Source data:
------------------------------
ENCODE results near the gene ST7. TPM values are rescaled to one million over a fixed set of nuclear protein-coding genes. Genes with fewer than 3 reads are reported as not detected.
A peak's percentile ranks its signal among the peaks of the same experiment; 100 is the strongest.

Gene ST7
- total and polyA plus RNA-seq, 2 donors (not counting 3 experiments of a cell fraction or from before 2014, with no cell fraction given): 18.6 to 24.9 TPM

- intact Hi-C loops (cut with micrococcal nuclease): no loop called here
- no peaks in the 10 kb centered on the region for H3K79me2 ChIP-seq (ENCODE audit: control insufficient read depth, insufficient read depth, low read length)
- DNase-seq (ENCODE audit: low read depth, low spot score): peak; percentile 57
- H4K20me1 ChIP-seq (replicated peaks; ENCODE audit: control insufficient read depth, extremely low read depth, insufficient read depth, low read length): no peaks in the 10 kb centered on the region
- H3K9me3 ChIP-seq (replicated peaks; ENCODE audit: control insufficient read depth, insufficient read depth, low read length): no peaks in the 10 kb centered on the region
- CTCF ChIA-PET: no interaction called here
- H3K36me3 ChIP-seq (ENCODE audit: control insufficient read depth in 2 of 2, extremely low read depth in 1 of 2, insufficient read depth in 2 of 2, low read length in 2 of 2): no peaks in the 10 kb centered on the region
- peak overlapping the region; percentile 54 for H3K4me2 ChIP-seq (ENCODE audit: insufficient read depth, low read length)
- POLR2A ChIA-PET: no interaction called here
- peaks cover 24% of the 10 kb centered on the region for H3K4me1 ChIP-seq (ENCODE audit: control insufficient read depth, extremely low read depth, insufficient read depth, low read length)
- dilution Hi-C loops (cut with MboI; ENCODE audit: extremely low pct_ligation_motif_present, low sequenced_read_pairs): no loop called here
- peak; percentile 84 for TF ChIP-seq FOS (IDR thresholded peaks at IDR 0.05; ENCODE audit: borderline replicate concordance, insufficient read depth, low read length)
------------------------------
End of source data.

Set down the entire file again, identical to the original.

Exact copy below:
ENCODE results near the gene ST7. TPM values are rescaled to one million over a fixed set of nuclear protein-coding genes. Genes with fewer than 3 reads are reported as not detected.
A peak's percentile ranks its signal among the peaks of the same experiment; 100 is the strongest.

Gene ST7
- total and polyA plus RNA-seq, 2 donors (not counting 3 experiments of a cell fraction or from before 2014, with no cell fraction given): 18.6 to 24.9 TPM

- intact Hi-C loops (cut with micrococcal nuclease): no loop called here
- no peaks in the 10 kb centered on the region for H3K79me2 ChIP-seq (ENCODE audit: control insufficient read depth, insufficient read depth, low read length)
- DNase-seq (ENCODE audit: low read depth, low spot score): peak; percentile 57
- H4K20me1 ChIP-seq (replicated peaks; ENCODE audit: control insufficient read depth, extremely low read depth, insufficient read depth, low read length): no peaks in the 10 kb centered on the region
- H3K9me3 ChIP-seq (replicated peaks; ENCODE audit: control insufficient read depth, insufficient read depth, low read length): no peaks in the 10 kb centered on the region
- CTCF ChIA-PET: no interaction called here
- H3K36me3 ChIP-seq (ENCODE audit: control insufficient read depth in 2 of 2, extremely low read depth in 1 of 2, insufficient read depth in 2 of 2, low read length in 2 of 2): no peaks in the 10 kb centered on the region
- peak overlapping the region; percentile 54 for H3K4me2 ChIP-seq (ENCODE audit: insufficient read depth, low read length)
- POLR2A ChIA-PET: no interaction called here
- peaks cover 24% of the 10 kb centered on the region for H3K4me1 ChIP-seq (ENCODE audit: control insufficient read depth, extremely low read depth, insufficient read depth, low read length)
- dilution Hi-C loops (cut with MboI; ENCODE audit: extremely low pct_ligation_motif_present, low sequenced_read_pairs): no loop called here
- peak; percentile 84 for TF ChIP-seq FOS (IDR thresholded peaks at IDR 0.05; ENCODE audit: borderline replicate concordance, insufficient read depth, low read length)